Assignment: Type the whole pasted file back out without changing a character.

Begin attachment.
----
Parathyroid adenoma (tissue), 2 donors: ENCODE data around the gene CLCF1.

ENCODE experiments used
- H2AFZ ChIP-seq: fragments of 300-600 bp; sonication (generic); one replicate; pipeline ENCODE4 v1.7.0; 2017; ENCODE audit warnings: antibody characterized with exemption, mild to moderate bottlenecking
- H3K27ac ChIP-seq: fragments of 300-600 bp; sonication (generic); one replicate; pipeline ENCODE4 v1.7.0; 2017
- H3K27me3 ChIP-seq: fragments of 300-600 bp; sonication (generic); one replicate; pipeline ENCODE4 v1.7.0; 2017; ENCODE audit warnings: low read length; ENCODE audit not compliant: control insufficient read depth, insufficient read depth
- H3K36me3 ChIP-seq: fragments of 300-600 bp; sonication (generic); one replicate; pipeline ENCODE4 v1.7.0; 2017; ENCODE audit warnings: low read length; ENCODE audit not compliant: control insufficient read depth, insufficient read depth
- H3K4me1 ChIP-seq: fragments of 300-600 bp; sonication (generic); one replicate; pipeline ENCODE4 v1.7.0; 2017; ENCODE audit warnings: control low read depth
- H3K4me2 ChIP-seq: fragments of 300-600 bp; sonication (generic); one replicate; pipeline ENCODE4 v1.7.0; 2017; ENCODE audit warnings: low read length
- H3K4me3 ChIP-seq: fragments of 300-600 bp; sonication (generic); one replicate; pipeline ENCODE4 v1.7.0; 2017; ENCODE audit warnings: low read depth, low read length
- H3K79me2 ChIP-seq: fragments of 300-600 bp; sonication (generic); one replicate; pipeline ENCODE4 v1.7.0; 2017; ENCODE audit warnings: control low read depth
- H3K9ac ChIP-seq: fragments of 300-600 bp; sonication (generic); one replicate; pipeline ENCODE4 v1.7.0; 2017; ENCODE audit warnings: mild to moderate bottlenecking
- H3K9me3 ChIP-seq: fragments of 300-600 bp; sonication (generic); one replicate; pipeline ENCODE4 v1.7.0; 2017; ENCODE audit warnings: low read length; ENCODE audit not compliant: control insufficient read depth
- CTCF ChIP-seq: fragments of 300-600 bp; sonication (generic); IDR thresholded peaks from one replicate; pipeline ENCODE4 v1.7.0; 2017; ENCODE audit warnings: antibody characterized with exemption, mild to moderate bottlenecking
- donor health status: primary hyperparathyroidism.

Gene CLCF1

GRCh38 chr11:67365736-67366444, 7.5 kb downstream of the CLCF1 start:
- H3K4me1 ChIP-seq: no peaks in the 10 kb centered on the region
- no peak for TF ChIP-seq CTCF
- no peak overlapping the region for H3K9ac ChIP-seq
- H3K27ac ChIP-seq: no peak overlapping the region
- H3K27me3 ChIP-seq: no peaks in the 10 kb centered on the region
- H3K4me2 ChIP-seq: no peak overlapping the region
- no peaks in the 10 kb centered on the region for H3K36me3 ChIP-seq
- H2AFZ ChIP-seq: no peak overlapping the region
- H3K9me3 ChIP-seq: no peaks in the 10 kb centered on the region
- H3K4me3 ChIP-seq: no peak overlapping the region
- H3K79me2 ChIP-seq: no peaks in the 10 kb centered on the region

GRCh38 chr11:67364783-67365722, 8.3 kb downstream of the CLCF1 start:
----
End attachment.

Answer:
Parathyroid adenoma (tissue), 2 donors: ENCODE data around the gene CLCF1.

ENCODE experiments used
- H2AFZ ChIP-seq: fragments of 300-600 bp; sonication (generic); one replicate; pipeline ENCODE4 v1.7.0; 2017; ENCODE audit warnings: antibody characterized with exemption, mild to moderate bottlenecking
- H3K27ac ChIP-seq: fragments of 300-600 bp; sonication (generic); one replicate; pipeline ENCODE4 v1.7.0; 2017
- H3K27me3 ChIP-seq: fragments of 300-600 bp; sonication (generic); one replicate; pipeline ENCODE4 v1.7.0; 2017; ENCODE audit warnings: low read length; ENCODE audit not compliant: control insufficient read depth, insufficient read depth
- H3K36me3 ChIP-seq: fragments of 300-600 bp; sonication (generic); one replicate; pipeline ENCODE4 v1.7.0; 2017; ENCODE audit warnings: low read length; ENCODE audit not compliant: control insufficient read depth, insufficient read depth
- H3K4me1 ChIP-seq: fragments of 300-600 bp; sonication (generic); one replicate; pipeline ENCODE4 v1.7.0; 2017; ENCODE audit warnings: control low read depth
- H3K4me2 ChIP-seq: fragments of 300-600 bp; sonication (generic); one replicate; pipeline ENCODE4 v1.7.0; 2017; ENCODE audit warnings: low read length
- H3K4me3 ChIP-seq: fragments of 300-600 bp; sonication (generic); one replicate; pipeline ENCODE4 v1.7.0; 2017; ENCODE audit warnings: low read depth, low read length
- H3K79me2 ChIP-seq: fragments of 300-600 bp; sonication (generic); one replicate; pipeline ENCODE4 v1.7.0; 2017; ENCODE audit warnings: control low read depth
- H3K9ac ChIP-seq: fragments of 300-600 bp; sonication (generic); one replicate; pipeline ENCODE4 v1.7.0; 2017; ENCODE audit warnings: mild to moderate bottlenecking
- H3K9me3 ChIP-seq: fragments of 300-600 bp; sonication (generic); one replicate; pipeline ENCODE4 v1.7.0; 2017; ENCODE audit warnings: low read length; ENCODE audit not compliant: control insufficient read depth
- CTCF ChIP-seq: fragments of 300-600 bp; sonication (generic); IDR thresholded peaks from one replicate; pipeline ENCODE4 v1.7.0; 2017; ENCODE audit warnings: antibody characterized with exemption, mild to moderate bottlenecking
- donor health status: primary hyperparathyroidism.

Gene CLCF1

GRCh38 chr11:67365736-67366444, 7.5 kb downstream of the CLCF1 start:
- H3K4me1 ChIP-seq: no peaks in the 10 kb centered on the region
- no peak for TF ChIP-seq CTCF
- no peak overlapping the region for H3K9ac ChIP-seq
- H3K27ac ChIP-seq: no peak overlapping the region
- H3K27me3 ChIP-seq: no peaks in the 10 kb centered on the region
- H3K4me2 ChIP-seq: no peak overlapping the region
- no peaks in the 10 kb centered on the region for H3K36me3 ChIP-seq
- H2AFZ ChIP-seq: no peak overlapping the region
- H3K9me3 ChIP-seq: no peaks in the 10 kb centered on the region
- H3K4me3 ChIP-seq: no peak overlapping the region
- H3K79me2 ChIP-seq: no peaks in the 10 kb centered on the region

GRCh38 chr11:67364783-67365722, 8.3 kb downstream of the CLCF1 start: